Government File Sharing: 5 Steps to Reduce Data Leakage Risks

Data dissemination and file sharing between agencies and law enforcement authorities is a natural part of government business. But what happens when those files leave the security of domain-controlled network drives and content management systems? Unfortunately, the secure access and use of sensitive, even regulated data, within files that are shared internally and externally poses a potential exposure risk for government agencies already slammed with cybersecurity concerns, writes DLT partner, FinalCode.

According to a report by Enterprise Management Associates, 80% of mid-tier and large enterprise survey participants were aware of file data leakage incidents and only a meager 16% felt confident in their file security investments.

Whether you’re seeking to protect bids, projects, large computer-aided design (CAD) files, and other sensitive information that your agency collaborates on, it’s critical that these files are shared securely with suppliers and subcontractors – even after they’ve reached their destination.

To help agencies reduce intellectual property loss, compliance liability, and exposure, FinalCode suggests that government organizations put the following five steps in place:

1. Establish a process to map different file classes/types. Based on information type and compliance obligations to protect the file, identify sources and categorize activities where files requiring protection exist.

2. Assess how sensitive files are secured and shared. Review how files in each data classification are currently secured and shared to examine the potential for exposure and the associated outcomes. This risk assessment should reveal data protection priorities and gaps.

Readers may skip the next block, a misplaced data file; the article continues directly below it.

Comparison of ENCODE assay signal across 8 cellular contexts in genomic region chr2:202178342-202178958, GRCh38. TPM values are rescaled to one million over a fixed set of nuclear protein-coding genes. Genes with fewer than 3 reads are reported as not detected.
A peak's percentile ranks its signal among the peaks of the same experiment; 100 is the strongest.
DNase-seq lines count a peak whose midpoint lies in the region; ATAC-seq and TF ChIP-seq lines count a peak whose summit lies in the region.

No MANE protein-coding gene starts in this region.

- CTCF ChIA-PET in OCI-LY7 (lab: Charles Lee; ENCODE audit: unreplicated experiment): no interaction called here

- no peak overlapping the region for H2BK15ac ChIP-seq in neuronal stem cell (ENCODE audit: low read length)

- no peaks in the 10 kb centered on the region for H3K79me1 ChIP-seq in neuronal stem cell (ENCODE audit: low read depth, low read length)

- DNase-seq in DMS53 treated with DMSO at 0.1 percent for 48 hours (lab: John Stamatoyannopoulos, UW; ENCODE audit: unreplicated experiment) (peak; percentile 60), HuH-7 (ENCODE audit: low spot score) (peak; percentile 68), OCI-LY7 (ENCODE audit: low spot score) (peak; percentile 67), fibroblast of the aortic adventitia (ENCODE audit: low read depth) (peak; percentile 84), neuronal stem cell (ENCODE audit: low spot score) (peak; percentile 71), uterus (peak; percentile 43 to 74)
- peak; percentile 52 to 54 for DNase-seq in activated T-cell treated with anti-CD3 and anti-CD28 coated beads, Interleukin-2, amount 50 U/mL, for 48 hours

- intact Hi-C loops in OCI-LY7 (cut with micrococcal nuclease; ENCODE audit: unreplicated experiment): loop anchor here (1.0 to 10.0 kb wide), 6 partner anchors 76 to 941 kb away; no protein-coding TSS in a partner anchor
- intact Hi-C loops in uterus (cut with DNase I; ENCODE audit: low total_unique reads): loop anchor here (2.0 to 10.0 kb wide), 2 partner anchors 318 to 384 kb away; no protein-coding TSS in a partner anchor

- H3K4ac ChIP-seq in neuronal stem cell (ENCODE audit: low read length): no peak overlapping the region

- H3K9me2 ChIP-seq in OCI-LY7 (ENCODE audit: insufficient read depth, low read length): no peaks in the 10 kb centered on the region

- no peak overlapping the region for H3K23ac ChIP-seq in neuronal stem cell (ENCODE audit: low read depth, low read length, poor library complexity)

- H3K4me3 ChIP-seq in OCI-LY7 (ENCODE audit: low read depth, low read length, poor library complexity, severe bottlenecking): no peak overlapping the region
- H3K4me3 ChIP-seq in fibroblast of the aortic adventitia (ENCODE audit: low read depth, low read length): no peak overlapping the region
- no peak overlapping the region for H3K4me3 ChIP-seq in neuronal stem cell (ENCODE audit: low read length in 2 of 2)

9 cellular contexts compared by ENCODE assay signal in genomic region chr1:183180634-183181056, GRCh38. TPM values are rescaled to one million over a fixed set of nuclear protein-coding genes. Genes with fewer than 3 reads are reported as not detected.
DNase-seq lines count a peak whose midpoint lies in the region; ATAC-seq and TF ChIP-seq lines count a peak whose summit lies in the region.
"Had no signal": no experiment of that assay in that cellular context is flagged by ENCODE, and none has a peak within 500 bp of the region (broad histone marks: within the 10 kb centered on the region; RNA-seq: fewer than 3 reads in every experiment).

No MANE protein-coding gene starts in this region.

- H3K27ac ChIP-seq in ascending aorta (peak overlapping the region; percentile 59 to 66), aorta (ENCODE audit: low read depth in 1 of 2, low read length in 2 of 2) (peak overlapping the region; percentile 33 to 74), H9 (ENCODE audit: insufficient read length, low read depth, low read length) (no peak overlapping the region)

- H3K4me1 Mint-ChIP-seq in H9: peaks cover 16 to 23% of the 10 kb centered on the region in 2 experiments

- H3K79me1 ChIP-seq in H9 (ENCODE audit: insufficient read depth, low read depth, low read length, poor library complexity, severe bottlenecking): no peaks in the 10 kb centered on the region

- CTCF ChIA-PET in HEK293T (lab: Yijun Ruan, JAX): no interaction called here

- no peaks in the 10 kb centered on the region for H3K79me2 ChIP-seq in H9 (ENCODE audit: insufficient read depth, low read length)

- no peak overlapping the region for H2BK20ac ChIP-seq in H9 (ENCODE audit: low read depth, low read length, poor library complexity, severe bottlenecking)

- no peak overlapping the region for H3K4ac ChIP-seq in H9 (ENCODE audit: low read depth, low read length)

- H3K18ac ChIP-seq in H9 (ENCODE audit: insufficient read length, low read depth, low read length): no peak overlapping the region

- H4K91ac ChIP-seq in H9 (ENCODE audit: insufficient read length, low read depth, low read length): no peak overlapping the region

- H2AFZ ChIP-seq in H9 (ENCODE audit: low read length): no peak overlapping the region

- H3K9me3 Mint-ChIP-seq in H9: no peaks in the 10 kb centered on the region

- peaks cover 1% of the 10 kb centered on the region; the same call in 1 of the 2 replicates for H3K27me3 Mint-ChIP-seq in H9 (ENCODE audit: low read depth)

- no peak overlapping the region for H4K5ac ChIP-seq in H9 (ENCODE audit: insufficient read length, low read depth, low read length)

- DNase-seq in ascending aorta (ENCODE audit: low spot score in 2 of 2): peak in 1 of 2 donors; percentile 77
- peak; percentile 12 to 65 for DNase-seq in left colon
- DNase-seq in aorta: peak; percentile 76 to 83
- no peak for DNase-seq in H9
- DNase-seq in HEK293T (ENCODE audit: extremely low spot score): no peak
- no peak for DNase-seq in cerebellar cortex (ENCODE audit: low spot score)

3. Examine current data protection policies. Which policies need to be improved to better manage risk? Vet, agree upon, and communicate these policies to data owners and data managers.

4. Identify where technical controls should be applied. Assess each control’s functional scope and consider management, implementation, and cost factors. A file-based digital rights management platform can reduce file leakage risks through encryption, access, and usage control.

5. File security management tracking. With controls identified, you’ll need a method of tracking and reporting adherence to policy, control implementation, exceptions and additions, and control usage – this ensures a vantage point for file data leakage risk reduction and a baseline for continuous improvement.

Read more about the ins and outs of implementing such an approach in Top 5 Steps to Reduce File Data Leakage Risks.